Dogs may bark, woof, or bow-wow in English, but other languages have other interpretations of the sound that dogs make, including waouh (in French), guau (Spanish), voff (Icelandic), wan (Japanese), and blaf (Dutch). But however many ways we humans have to say it, experts seem to agree that dogs around the world are consistent in what each type of bark is communicating.
According to Stanley Coren, author of a number of books on dogs and their behavior, barks can easily be decoded if you pay attention to their pitch, duration, and frequency. A low-pitched bark or growl may be a dog’s way of trying to sound as big as possible (and therefore more threatening), while a higher-pitched whimper can convey that he intends no harm. Coren says that sounds with a longer duration indicate a dog means business, while shorter ones mean that he’s less certain, and possibly fearful. And the more quickly and repeatedly he’s barking, the more urgency he’s communicating, whether he’s excited (“throw the ball!”) or feeling alarmed (“there’s a dangerous stranger at the door!”)
“A LOW-PITCHED BARK OR GROWL MAY BE A DOG'S WAY OF TRYING TO SOUND AS BIG AS POSSIBLE, WHILE A HIGHER-PITCHED WHIMPER CAN CONVEY THAT HE INTENDS NO HARM.”
With thanks to Coren and his co-author Sarah Hodgson (Understanding Your Dog for Dummies) here are some of the bark types you might hear from your own canine companion:
Greetings and Salutations
- The howdy bark: One or two short barks in a high or midrange pitch is his way of saying hello to familiar people.
- The "I'm here" howl: Not to be confused with the lonely howl, your dog is announcing his presence, socializing long distance, and staking turf. (It’s not at all mournful, though that’s how it sounds to humans.)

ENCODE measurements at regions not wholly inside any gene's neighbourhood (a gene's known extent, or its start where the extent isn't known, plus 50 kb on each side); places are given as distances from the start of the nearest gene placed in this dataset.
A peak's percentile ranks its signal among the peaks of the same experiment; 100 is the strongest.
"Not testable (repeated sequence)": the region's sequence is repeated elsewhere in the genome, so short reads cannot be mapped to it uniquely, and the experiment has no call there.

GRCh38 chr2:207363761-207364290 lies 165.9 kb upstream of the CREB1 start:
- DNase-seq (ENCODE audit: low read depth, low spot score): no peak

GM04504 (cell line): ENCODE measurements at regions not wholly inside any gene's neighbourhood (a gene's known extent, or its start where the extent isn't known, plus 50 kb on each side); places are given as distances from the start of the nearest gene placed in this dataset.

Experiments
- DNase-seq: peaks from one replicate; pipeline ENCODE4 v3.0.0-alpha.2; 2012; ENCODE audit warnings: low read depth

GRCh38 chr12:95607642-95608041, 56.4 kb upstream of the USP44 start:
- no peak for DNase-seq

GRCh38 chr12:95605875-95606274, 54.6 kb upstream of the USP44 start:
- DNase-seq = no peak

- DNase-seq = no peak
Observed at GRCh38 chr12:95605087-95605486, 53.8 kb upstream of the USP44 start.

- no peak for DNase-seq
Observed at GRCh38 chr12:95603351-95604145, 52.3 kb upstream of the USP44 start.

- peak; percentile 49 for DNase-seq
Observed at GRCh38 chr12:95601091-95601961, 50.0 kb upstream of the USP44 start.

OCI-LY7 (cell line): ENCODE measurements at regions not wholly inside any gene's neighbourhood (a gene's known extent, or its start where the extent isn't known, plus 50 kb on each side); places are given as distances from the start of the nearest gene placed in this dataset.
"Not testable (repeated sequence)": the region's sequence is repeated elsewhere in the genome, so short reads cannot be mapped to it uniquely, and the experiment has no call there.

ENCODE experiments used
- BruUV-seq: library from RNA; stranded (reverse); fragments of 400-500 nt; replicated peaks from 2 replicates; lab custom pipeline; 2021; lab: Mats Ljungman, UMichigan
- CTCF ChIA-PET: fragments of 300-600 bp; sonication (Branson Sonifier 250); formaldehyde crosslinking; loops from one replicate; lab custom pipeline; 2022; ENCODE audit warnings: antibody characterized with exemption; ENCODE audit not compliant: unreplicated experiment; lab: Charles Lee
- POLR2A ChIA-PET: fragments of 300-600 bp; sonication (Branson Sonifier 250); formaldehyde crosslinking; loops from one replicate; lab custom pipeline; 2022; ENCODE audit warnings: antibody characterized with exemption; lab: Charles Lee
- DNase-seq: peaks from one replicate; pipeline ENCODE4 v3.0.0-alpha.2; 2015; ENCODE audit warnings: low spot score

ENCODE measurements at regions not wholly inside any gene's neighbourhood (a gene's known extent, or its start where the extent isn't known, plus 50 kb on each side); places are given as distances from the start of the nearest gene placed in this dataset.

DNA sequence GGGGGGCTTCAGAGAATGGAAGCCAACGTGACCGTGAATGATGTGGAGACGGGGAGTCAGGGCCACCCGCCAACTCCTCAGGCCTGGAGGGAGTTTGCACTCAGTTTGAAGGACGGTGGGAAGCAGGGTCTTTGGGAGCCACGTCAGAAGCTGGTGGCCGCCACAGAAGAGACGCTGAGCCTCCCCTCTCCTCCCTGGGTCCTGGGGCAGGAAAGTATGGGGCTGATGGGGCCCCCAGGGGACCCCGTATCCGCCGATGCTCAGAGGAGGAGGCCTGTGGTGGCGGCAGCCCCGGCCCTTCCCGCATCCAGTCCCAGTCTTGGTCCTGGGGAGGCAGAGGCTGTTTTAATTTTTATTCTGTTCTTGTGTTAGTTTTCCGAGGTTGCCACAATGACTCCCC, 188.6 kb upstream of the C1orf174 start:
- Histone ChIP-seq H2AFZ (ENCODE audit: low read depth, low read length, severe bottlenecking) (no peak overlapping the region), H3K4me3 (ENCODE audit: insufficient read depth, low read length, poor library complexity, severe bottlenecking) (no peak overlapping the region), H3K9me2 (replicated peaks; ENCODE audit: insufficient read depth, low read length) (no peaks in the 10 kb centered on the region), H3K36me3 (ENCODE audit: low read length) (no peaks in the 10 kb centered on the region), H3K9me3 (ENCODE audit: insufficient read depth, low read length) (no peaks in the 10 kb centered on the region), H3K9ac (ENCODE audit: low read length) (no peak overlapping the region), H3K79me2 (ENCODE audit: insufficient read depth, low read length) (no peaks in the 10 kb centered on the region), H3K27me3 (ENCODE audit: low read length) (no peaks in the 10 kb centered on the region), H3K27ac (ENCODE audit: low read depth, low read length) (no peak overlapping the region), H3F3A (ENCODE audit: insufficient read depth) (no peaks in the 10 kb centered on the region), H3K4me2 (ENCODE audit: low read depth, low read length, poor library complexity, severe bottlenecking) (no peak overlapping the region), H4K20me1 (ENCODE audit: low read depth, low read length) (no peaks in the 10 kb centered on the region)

- The "on-alert" bark: A series of 2-4 rapid barks in a midrange pitch, with pauses in-between, indicate that he’s feeling more interested than threatened.
- The alarm bark: Rapid frequent barking indicates a higher level of excitement than the “on-alert” bark…something unexpected but not worrisome is going on.
- The 3-alarm bark: Continuous barking that’s slower and lower indicates that he senses a threat of some kind.
- The "back-off" bark: A soft, low-pitched bark is meant to warn others that he’s annoyed and that they should stay away.
- The growl-bark: This has a higher midrange pitch, indicating that he’s uncertain but will use aggression if pushed.
"I need my pack"
- The "where is everybody?" bark: A long series of solitary barks punctuated by pauses.
- The lonely howl: Sounds like a yip-yip-yip-howl, with the howl drawn out.
Is his barking excessive?
Dogs who are stressed because they’re bored, frustrated, lonely, or feeling cooped up can sometimes bark excessively. If this is your dog, try to provide more opportunities for exercise so he isn’t trying to burn off excess energy with his barking. While you’re gone, make sure he has plenty of toys to play with—a treat-dispensing toy can keep many dogs happily occupied for hours.